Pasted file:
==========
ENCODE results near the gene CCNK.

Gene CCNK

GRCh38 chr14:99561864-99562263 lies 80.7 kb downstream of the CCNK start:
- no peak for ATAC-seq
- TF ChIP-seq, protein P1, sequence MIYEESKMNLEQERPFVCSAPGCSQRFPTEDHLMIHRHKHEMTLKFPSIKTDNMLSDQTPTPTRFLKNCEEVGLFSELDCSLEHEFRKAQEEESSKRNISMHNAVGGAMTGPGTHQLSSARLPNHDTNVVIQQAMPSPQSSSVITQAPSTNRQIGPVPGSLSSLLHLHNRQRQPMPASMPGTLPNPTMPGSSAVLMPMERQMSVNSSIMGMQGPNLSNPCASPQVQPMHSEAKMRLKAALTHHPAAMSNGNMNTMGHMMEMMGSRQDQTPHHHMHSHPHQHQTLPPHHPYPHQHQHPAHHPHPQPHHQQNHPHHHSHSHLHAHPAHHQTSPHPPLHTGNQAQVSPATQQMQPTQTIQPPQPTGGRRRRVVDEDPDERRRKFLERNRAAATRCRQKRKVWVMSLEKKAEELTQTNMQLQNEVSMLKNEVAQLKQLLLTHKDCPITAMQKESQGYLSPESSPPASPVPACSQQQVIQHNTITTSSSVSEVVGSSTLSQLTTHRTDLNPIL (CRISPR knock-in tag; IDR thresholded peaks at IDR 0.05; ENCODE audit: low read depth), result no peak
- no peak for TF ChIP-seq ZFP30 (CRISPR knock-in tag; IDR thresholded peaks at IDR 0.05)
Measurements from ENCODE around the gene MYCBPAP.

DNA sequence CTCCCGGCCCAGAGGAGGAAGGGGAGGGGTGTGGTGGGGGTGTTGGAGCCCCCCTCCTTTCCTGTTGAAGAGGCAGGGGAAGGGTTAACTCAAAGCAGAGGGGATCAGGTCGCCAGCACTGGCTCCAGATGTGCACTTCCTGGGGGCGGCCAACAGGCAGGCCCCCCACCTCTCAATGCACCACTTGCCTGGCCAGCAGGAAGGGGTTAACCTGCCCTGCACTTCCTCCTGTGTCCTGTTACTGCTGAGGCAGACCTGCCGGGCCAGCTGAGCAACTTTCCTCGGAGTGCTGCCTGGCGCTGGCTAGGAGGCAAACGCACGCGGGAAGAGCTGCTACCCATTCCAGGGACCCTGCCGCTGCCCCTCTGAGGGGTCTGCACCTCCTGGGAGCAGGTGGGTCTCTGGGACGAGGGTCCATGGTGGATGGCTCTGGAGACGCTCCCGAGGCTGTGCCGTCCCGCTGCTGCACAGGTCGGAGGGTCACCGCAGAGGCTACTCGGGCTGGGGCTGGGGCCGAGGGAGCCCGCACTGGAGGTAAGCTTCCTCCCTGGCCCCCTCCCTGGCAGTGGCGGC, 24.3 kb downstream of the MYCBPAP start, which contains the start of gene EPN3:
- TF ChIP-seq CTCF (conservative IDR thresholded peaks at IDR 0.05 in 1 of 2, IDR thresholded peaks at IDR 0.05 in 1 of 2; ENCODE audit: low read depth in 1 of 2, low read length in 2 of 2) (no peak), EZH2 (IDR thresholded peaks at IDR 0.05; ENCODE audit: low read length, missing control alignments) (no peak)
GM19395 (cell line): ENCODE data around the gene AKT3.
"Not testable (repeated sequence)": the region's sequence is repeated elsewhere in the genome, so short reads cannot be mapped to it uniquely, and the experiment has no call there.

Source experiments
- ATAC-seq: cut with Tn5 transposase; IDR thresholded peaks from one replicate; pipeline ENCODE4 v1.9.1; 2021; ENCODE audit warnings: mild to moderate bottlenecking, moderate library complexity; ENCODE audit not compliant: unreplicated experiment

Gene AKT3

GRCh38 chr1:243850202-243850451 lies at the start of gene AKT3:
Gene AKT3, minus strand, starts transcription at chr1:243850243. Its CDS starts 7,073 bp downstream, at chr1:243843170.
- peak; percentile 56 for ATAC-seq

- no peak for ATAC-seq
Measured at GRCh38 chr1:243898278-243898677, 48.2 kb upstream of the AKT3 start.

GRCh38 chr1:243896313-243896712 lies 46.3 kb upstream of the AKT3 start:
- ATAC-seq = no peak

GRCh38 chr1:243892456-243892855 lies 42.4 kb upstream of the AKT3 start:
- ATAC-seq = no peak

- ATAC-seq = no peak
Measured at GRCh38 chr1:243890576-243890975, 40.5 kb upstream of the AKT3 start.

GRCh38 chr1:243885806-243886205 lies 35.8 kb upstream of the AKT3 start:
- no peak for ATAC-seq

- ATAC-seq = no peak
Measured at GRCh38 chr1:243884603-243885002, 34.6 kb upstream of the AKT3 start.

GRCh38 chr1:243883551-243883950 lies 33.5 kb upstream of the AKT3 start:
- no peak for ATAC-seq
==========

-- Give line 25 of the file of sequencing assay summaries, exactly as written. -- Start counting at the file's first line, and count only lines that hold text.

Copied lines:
Measured at GRCh38 chr1:243890576-243890975, 40.5 kb upstream of the AKT3 start.